Researching Humanitarian Intervention: Some Lessons

Peer-reviewed Journal Article

Weiss, Thomas G. (2001) Researching Humanitarian Intervention: Some Lessons , Journal of Peace Research 38(4): 419–428.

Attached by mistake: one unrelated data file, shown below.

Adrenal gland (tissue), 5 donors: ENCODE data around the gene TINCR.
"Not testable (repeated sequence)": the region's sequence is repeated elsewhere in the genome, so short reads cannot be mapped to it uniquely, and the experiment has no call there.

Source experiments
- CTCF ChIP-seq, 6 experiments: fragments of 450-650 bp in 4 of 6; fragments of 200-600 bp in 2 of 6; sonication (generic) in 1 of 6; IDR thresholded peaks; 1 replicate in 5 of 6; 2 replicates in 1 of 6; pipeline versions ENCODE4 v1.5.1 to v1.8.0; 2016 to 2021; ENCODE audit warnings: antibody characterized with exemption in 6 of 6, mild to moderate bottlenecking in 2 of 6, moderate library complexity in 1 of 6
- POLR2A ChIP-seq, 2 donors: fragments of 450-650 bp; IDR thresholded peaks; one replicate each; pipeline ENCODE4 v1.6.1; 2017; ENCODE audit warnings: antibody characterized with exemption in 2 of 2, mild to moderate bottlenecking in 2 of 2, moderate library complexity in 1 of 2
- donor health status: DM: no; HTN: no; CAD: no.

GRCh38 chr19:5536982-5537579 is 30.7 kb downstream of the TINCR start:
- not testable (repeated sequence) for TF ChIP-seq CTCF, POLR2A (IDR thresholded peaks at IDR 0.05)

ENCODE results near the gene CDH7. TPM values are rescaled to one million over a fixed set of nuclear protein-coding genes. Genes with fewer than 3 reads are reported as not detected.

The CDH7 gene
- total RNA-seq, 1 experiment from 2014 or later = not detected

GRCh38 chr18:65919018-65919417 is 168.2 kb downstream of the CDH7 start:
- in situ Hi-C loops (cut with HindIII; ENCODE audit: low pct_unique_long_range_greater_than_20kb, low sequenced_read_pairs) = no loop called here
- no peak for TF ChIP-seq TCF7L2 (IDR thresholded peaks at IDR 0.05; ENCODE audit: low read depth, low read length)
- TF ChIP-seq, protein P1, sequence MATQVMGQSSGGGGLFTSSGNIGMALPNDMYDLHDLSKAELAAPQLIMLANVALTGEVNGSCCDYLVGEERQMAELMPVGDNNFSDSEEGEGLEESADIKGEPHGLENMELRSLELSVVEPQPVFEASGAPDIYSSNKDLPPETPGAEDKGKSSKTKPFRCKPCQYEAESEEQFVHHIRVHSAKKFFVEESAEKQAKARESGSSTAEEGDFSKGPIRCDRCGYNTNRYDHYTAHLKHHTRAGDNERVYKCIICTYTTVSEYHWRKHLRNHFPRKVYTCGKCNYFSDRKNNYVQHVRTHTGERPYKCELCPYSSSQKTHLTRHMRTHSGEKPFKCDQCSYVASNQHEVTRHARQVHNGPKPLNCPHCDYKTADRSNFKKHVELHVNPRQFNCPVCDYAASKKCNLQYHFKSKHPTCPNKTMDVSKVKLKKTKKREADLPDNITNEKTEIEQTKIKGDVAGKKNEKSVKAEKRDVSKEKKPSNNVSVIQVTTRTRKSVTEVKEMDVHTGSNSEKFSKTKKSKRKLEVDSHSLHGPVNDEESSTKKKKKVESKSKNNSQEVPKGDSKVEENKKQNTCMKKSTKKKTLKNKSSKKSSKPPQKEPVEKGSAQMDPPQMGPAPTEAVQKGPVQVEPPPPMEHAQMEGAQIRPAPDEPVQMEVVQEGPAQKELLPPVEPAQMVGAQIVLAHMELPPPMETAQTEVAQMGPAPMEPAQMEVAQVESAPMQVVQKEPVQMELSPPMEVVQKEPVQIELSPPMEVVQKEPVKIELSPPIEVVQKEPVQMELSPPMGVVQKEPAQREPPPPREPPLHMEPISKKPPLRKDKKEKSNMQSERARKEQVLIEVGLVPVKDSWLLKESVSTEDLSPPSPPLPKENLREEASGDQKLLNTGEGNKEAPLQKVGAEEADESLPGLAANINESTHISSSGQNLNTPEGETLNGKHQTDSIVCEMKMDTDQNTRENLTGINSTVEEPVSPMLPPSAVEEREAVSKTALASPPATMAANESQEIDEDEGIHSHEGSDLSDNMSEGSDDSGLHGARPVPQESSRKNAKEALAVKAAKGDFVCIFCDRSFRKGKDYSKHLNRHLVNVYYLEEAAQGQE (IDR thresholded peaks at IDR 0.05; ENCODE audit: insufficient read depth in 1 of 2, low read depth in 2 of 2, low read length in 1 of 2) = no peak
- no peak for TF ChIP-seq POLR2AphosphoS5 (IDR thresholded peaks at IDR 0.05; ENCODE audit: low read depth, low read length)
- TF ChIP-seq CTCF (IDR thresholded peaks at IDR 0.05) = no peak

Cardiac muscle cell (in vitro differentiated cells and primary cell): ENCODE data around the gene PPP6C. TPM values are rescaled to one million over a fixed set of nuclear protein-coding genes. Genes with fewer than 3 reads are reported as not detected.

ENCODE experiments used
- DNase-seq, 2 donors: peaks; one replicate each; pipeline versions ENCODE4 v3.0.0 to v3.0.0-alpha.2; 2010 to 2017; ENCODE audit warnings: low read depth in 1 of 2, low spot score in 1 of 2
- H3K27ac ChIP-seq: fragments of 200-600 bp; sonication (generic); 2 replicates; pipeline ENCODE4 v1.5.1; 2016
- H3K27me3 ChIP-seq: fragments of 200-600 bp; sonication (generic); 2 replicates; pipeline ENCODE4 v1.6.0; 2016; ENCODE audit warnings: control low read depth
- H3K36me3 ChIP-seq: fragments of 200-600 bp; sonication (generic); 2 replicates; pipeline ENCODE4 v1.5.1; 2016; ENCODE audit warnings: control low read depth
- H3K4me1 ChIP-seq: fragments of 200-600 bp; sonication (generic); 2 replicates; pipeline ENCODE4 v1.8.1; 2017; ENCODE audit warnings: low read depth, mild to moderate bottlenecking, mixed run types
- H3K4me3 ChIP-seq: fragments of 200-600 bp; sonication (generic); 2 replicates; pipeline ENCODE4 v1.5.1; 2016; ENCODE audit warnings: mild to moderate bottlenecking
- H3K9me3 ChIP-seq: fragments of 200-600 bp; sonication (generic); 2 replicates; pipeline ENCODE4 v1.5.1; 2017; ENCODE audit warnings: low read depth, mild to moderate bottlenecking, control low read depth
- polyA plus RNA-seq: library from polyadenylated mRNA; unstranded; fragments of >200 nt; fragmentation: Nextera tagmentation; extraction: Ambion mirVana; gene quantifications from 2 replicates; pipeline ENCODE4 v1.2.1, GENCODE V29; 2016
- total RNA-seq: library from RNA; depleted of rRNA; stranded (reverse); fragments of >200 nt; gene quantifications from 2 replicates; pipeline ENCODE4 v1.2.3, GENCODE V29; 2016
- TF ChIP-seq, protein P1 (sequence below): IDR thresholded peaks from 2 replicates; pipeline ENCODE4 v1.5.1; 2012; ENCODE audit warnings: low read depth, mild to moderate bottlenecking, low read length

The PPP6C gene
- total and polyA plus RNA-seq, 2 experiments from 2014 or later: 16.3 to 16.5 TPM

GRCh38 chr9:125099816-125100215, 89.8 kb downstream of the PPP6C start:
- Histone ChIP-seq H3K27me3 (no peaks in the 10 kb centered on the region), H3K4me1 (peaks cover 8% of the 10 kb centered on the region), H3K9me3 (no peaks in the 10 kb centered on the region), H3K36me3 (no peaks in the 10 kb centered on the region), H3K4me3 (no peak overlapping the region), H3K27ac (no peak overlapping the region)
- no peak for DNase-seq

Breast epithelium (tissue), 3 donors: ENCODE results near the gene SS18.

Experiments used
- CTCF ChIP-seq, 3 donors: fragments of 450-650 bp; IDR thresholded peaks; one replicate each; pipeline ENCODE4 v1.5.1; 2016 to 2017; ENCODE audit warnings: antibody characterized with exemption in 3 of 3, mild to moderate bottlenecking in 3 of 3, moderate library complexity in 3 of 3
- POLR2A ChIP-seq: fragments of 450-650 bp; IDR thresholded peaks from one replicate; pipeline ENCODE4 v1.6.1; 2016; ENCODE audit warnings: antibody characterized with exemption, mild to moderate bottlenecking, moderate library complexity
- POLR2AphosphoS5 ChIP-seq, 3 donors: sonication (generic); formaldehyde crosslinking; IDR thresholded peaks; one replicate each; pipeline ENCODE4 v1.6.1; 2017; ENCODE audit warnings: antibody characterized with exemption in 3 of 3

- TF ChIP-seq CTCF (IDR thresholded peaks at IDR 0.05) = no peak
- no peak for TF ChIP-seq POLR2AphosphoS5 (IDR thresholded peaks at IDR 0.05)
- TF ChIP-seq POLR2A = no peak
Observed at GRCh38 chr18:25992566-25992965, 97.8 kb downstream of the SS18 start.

This article calls into question how much 'learning' from humanitarian catastrophes has actually taken place in the last decade - if 'learning' entails fundamental changes in the ways that international responses are mounted. Eight lessons are offered for authors doing both scholarly and policy research. Three relate to the causal impact of humanitarian values (recognizing importance of ideas; distinguishing first- and second-order principles; avoiding political correctness). And five concern specific pleas for clarification in analyses (avoiding 'international community'; distinguishing the roles of IGOs; rejecting best-case scenarios; moving beyond paralysis by analysis; taking care about extrapolation from today's headlines). Too much attention is paid to the differences among scholars, policy analysts, and journalists; and too little to the common ground that they occupy. Modesty is a good point of departure for the post-post-Cold War era.

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